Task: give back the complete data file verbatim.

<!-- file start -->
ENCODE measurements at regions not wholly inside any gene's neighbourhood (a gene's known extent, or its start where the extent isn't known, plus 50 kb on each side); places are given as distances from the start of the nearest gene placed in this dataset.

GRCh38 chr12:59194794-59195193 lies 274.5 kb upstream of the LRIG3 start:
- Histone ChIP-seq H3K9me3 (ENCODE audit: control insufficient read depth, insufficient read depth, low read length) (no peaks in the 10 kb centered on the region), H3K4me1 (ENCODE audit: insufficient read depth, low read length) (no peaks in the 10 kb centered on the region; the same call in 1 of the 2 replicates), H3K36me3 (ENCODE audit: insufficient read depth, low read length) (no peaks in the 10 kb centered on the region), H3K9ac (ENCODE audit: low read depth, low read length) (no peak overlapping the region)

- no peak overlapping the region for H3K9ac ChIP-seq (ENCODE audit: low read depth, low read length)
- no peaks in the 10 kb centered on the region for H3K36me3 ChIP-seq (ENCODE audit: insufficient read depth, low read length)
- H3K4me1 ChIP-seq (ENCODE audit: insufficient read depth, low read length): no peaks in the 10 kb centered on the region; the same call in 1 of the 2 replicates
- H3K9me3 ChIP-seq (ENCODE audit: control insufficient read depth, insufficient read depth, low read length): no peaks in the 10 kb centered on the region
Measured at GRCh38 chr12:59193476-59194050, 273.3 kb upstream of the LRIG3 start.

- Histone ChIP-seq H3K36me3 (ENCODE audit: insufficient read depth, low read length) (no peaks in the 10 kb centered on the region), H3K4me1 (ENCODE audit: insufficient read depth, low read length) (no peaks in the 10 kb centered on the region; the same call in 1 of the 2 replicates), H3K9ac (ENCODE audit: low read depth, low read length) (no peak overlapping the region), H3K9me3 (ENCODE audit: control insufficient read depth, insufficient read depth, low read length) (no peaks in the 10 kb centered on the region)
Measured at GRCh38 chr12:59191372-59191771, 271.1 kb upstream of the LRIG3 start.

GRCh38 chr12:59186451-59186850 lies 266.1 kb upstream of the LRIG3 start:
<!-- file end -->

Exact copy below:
ENCODE measurements at regions not wholly inside any gene's neighbourhood (a gene's known extent, or its start where the extent isn't known, plus 50 kb on each side); places are given as distances from the start of the nearest gene placed in this dataset.

GRCh38 chr12:59194794-59195193 lies 274.5 kb upstream of the LRIG3 start:
- Histone ChIP-seq H3K9me3 (ENCODE audit: control insufficient read depth, insufficient read depth, low read length) (no peaks in the 10 kb centered on the region), H3K4me1 (ENCODE audit: insufficient read depth, low read length) (no peaks in the 10 kb centered on the region; the same call in 1 of the 2 replicates), H3K36me3 (ENCODE audit: insufficient read depth, low read length) (no peaks in the 10 kb centered on the region), H3K9ac (ENCODE audit: low read depth, low read length) (no peak overlapping the region)

- no peak overlapping the region for H3K9ac ChIP-seq (ENCODE audit: low read depth, low read length)
- no peaks in the 10 kb centered on the region for H3K36me3 ChIP-seq (ENCODE audit: insufficient read depth, low read length)
- H3K4me1 ChIP-seq (ENCODE audit: insufficient read depth, low read length): no peaks in the 10 kb centered on the region; the same call in 1 of the 2 replicates
- H3K9me3 ChIP-seq (ENCODE audit: control insufficient read depth, insufficient read depth, low read length): no peaks in the 10 kb centered on the region
Measured at GRCh38 chr12:59193476-59194050, 273.3 kb upstream of the LRIG3 start.

- Histone ChIP-seq H3K36me3 (ENCODE audit: insufficient read depth, low read length) (no peaks in the 10 kb centered on the region), H3K4me1 (ENCODE audit: insufficient read depth, low read length) (no peaks in the 10 kb centered on the region; the same call in 1 of the 2 replicates), H3K9ac (ENCODE audit: low read depth, low read length) (no peak overlapping the region), H3K9me3 (ENCODE audit: control insufficient read depth, insufficient read depth, low read length) (no peaks in the 10 kb centered on the region)
Measured at GRCh38 chr12:59191372-59191771, 271.1 kb upstream of the LRIG3 start.

GRCh38 chr12:59186451-59186850 lies 266.1 kb upstream of the LRIG3 start: